Despite the growth of Housing First in England since 2010, we still have a lot to learn about how to deliver the most effective services.
Thanks to funding from Comic Relief, Homeless Link was able to launch the Housing First Fund in 2019 to support five very different Housing First specialist roles.
- A Trauma-Informed Counsellor at the South Yorkshire Housing Association;
- An Occupational Therapist at St Mungo’s;
- A Peer Mentor and Co-Production Development Project Coordinator at Bournemouth Churches Housing Association;
- A Specialist Women’s Worker at Brighter Futures; and
- A Strategic Partnership Manager at the Single Homeless Project.
The report includes an overview of each of the grantees’ approaches to implementing these new roles and where they found key successes and struggles, in addition to some general recommendations for others interested in similar types of work.
Across our examination of these five grants, we also identified seven broad recommendations. We hope these will help those interested in expanding or diversifying their Housing First offer or those working in other areas of homelessness and support to better meet the needs of those with multiple disadvantage:
1. Resident and staff ‘success’ may be different than anticipated.
It is important for all of us working in Housing First to shift our understanding and pre-conceptions around success. These grants have helped to identify some of the ways that adding specialist services can help Housing First services better identify what ‘success’ can look like for the residents we serve and, in doing so, help us to continue improving the support we can offer.
2. Key links with health services and access to health ‘experts’ who can open doors may have significant benefits.
Health professionals being brought into teams helped to overcome obstacles and increase access to services for Housing First teams and their residents. Staff training to increase health knowledge and expertise also helped improve confidence and knowledge to advocate on behalf of residents’ needs.
3. For services interested in testing or trialling particular approaches, ensure clear hypotheses and tools for measuring change are used.
Identifying a clear hypothesis to be tested and assessed can not only help to ensure correct prioritisation, but it can also help to increase learning and sharing across homelessness and Housing First services. Nonetheless, it is also important that services can be flexible and responsive to unintended or unanticipated benefits (and challenges).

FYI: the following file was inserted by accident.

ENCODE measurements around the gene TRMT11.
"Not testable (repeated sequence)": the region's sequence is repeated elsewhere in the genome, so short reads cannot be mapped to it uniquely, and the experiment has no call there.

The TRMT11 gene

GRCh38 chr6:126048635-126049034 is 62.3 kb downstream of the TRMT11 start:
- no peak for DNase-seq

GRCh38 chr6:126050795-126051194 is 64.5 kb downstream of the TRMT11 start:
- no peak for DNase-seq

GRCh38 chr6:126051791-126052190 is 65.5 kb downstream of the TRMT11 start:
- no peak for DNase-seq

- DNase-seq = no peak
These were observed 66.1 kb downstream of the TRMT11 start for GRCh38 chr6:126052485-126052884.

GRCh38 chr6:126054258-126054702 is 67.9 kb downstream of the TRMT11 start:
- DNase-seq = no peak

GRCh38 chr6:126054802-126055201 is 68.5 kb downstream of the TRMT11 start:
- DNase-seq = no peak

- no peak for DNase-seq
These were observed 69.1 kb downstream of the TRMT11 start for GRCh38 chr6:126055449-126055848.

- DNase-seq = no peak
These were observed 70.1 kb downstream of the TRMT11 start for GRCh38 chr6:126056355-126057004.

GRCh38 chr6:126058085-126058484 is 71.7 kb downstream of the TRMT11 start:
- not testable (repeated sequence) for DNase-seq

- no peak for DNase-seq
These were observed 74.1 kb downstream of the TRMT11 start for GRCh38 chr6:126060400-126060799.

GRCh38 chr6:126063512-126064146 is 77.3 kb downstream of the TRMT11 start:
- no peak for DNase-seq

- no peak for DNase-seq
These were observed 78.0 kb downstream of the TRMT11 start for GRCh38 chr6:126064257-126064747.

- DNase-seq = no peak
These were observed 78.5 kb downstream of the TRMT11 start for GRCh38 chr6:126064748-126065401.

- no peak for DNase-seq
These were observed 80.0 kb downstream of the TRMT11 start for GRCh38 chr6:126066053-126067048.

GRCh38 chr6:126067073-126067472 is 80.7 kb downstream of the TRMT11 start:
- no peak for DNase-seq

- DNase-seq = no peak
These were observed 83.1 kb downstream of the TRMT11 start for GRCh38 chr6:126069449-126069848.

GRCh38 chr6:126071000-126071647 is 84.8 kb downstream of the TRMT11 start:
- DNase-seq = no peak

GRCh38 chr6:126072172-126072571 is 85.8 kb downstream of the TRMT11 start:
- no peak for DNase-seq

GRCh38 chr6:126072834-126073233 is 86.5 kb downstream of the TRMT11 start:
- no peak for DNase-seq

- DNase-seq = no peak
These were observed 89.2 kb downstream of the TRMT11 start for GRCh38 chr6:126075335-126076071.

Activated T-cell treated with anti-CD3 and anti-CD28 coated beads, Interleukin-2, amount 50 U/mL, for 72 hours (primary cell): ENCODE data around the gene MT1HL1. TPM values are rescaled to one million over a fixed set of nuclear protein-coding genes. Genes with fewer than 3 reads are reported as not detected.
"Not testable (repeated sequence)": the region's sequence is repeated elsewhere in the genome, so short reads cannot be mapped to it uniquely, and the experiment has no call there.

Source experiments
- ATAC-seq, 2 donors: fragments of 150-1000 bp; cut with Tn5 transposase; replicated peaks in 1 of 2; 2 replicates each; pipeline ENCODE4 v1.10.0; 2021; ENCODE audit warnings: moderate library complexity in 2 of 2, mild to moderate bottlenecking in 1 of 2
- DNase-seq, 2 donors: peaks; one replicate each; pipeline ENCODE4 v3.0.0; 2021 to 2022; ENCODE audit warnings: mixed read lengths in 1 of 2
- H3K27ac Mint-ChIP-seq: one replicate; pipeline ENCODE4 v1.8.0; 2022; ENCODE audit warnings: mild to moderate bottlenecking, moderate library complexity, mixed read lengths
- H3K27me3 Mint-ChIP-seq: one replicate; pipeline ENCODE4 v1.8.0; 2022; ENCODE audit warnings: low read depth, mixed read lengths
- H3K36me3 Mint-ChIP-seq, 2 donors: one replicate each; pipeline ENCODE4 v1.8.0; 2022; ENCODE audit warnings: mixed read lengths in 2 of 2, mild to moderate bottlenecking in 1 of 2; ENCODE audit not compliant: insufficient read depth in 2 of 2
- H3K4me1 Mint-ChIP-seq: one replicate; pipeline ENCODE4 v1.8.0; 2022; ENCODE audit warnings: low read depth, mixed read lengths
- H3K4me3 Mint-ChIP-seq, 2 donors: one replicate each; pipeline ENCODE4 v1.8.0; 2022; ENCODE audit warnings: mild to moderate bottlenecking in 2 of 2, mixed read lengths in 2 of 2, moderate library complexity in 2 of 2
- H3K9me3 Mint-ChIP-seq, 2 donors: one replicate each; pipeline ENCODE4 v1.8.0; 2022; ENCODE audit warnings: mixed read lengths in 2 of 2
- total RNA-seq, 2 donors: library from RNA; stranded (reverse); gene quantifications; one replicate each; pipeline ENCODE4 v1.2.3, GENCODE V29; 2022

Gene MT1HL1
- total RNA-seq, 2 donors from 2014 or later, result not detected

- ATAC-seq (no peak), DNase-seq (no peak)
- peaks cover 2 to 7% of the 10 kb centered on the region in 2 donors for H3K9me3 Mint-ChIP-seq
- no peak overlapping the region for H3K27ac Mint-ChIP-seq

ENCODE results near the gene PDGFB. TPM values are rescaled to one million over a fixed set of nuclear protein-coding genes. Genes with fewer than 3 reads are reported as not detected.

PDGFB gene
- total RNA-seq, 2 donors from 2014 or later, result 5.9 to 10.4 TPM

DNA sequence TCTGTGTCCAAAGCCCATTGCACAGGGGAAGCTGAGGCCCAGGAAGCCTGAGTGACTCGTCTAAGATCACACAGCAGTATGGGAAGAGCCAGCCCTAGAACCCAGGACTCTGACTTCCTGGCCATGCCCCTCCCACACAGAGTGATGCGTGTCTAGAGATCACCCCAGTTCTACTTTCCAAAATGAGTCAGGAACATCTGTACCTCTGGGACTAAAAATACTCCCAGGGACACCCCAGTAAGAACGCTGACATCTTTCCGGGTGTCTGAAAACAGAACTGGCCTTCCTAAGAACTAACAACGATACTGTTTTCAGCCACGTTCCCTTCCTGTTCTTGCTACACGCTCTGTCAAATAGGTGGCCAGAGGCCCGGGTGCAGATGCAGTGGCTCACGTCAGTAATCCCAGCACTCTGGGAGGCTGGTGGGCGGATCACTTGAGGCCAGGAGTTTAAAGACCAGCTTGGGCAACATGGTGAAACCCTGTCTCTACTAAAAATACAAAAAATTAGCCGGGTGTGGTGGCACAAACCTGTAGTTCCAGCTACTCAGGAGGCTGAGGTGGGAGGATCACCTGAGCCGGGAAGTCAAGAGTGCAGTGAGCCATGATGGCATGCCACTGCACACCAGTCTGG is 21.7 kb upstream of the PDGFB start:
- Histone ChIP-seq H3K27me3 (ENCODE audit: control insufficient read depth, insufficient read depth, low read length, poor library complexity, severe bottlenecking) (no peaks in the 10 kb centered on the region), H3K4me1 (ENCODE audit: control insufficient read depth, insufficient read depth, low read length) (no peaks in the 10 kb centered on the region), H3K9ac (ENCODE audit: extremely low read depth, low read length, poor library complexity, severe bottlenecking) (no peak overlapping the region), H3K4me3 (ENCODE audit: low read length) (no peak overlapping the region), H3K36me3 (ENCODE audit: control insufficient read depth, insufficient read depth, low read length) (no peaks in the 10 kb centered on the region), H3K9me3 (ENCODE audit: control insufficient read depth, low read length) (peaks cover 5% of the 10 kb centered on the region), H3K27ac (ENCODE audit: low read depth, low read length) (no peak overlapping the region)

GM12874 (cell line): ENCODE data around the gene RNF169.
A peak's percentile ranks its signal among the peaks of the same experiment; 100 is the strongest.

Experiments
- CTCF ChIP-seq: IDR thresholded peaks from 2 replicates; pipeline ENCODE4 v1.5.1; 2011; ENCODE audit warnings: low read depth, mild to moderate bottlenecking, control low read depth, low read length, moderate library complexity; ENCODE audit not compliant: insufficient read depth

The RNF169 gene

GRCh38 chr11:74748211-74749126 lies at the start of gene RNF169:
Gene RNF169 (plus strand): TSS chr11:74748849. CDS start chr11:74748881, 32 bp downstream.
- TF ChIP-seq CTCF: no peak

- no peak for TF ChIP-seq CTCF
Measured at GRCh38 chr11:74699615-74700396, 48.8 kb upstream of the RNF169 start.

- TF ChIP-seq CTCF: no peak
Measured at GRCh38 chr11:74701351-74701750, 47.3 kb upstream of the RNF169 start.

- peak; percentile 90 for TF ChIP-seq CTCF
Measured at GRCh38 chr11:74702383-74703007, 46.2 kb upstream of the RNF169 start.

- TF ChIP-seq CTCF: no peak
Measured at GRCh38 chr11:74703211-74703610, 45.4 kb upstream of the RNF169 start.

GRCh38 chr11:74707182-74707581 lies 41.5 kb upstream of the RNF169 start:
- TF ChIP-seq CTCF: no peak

4. While Peer Mentoring and co-production work can provide incredible value, there may be additional challenges in incorporating this work into Housing First services.
Both programmes working to implement a Peer Mentoring programme experienced significant (and different) challenges, including with recruitment due to services’ low ‘graduation’ rates and residents not feeling ready / willing to form a second relationship beyond their current support worker.
5. Systemic challenges – particularly the short-term nature of funding and lack of affordable accommodation, can be incredibly daunting for Housing First services to address.
Grantees cited struggles in work to increase the availability of affordable accommodation and in procuring funding to continue roles into the future. In areas such as these, work to change national and local policy may be a more strategic (and potentially effective) approach.
6. Organisational culture shifts may help all Housing First services ensure that they are welcoming and open to those with lived experiences of homelessness.
Working to address potential organisational culture shifts and incorporate new (or update existing) policies and procedures before any recruitment is done may help to ensure that the value and expertise of those with lived experience can be best utilised across the service.
As these grants have shown, services can experience a range of challenges and opportunities when trying to connect residents with the support that is so badly needed. Housing First in England has come a long way over the past decade and it is clear that specialist roles can play a vital part in providing the holistic, strengths-based support that is needed. We hope that those supporting people experiencing multiple disadvantage and homelessness can apply the lessons explored here in their own work.
You can find out more about each of the programmes and our findings from across the five grants in Introducing specialist roles to Housing First services: Findings from five Housing First grants. And don’t miss our learning event and Q&A summarising the report on Wednesday, 13th July from 10am – 11:15am BST.